During the manufacturing process of the New York subway cars, 1,300 employees on three different shifts worked at the La Pocatière plant. Today, such a scenario is no longer possible due to the American regulations. US-based contracts must now be largely produced in the United States.
In addition to the cyclical nature of our business, we must also deal with the local content requirement threshold in the United States, which is now at 65% and will be at 70% this fall due to the Buy America Act. In 2019, to deal with a 70% local content requirement threshold in the United States, a company like Bombardier has no choice but to have an American manufacturing footprint and supply chain. Therefore, we cannot fully leverage our Canadian manufacturing footprint and expertise.
We continue to work with our partners and the community to bring significant new contracts. We are committed to our Thunder Bay and La Pocatière plants and we are doing everything we can to minimize impacts.
Today’s announcements are not easy ones. However, we remain hopeful that we can secure new work to ensure the commercial viability of the important presence of our manufacturing plants.
David Van der Wee
Chief Operating Officer, Americas Region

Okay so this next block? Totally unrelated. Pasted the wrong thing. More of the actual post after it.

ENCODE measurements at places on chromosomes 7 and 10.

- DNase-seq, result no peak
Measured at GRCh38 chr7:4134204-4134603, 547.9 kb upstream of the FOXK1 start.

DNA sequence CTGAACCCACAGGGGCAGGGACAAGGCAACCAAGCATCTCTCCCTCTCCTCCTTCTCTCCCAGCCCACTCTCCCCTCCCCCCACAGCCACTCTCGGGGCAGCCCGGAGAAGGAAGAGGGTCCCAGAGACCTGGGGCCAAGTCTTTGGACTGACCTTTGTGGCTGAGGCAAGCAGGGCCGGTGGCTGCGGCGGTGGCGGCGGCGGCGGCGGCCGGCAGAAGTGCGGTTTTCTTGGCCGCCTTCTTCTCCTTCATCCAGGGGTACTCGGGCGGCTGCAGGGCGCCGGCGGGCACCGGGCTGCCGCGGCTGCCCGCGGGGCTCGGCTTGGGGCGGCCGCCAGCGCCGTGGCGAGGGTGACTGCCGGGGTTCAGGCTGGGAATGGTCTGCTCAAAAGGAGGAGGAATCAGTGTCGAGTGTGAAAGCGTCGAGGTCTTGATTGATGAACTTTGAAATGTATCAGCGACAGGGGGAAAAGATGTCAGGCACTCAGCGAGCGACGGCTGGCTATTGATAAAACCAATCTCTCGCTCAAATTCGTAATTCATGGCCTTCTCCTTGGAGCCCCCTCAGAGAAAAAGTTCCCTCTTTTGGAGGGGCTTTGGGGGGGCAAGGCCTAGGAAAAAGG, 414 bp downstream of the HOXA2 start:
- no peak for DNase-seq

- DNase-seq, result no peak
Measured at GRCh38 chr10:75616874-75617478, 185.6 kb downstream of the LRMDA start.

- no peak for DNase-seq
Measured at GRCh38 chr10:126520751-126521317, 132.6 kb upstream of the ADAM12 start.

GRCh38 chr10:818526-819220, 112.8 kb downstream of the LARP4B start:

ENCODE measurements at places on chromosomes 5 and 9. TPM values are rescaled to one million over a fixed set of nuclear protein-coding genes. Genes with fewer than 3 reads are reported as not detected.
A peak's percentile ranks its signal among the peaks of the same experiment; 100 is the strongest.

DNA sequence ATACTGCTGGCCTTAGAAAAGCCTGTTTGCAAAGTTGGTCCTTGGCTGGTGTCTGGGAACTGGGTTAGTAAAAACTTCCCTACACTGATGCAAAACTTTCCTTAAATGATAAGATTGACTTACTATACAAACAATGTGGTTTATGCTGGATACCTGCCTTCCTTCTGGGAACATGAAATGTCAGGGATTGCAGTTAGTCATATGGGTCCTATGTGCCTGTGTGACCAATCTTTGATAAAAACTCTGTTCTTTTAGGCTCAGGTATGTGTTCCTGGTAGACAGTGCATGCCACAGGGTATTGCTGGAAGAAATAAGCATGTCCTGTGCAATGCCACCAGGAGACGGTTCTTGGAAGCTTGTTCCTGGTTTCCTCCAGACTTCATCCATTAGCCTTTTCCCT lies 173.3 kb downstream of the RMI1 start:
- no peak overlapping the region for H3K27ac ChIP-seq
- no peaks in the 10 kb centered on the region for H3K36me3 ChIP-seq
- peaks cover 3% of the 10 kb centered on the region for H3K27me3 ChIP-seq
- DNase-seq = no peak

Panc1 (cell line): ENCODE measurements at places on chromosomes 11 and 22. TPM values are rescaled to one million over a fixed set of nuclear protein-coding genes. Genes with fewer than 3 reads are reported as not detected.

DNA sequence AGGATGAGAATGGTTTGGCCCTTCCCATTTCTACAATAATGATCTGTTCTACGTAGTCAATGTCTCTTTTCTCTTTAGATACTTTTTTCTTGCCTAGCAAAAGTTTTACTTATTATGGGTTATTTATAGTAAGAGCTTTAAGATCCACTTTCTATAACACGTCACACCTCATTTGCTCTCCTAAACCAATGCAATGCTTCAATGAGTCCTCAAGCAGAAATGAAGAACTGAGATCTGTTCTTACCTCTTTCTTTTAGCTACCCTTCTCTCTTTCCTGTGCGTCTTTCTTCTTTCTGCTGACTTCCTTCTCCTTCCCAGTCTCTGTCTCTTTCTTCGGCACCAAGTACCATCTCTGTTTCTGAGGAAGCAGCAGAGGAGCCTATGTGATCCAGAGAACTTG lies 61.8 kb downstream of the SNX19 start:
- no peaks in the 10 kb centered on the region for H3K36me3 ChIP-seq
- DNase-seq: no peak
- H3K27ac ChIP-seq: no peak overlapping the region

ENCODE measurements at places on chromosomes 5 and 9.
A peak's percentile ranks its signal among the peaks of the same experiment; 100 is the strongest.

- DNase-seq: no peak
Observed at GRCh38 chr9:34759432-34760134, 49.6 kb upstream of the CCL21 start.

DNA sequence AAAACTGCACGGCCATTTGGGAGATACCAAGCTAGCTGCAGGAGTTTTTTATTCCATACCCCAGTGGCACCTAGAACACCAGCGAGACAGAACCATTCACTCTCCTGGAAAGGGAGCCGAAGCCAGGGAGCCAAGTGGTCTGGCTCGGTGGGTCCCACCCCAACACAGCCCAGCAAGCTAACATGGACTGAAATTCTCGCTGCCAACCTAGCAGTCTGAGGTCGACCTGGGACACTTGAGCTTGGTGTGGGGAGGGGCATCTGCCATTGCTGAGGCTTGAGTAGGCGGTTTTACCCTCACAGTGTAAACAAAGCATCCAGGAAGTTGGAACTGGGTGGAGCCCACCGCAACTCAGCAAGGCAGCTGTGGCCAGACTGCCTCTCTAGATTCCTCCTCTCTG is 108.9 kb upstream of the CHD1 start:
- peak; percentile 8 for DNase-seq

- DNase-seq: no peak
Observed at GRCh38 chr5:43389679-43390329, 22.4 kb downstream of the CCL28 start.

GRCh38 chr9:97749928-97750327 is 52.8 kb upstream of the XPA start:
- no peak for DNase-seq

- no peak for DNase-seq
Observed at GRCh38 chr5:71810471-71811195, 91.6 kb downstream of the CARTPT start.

Below is a statement released just minutes ago by the City of Thunder Bay.
Following the announcement of significant pending job losses at the local Bombardier plant, the City will continue to do everything within its power to support residents and maintain the economic stability of Thunder Bay and the region.
“We have been talking to everybody who is relevant to this situation and working hard for some time,” said Mayor Bill Mauro. “We would like to see all parties work together to come to an agreement that would see jobs remain at the Thunder Bay plant.”
“Our work, since being elected, was to ensure everyone connected to the Bombardier file was aware of the contracts coming to an end. We now will transition to doing everything we can to ensure the long-term viability of the plant.”
Bombardier is the largest private-sector employer in Thunder Bay and plays an important role in both the community and economy.
“It is a very difficult day for Bombardier employees and their families,” added Mayor Mauro. “The City will do everything it can to support the plant and the workers. I talked with Minister of Transportation Mulroney this afternoon. I underscored the importance of our plant to be positioned to bid on future contracts and that a Canadian Content policy is fundamental to any future success we can achieve.”
“The City recognizes the gravity of the situation and its impact on citizens,” said City Manager Norm Gale. “Thunder Bay has always proven to be a resilient city and we will continue to address the needs of our community.”
While all efforts are being made to address the job losses, the City continues to work on growing and diversify its economy through the Community Economic Development Commission.
The City, through the Mayor’s Office and Inter-Governmental Affairs Committee, will continue to work with all levels of Government regarding the future of the Bombardier plant in Thunder Bay.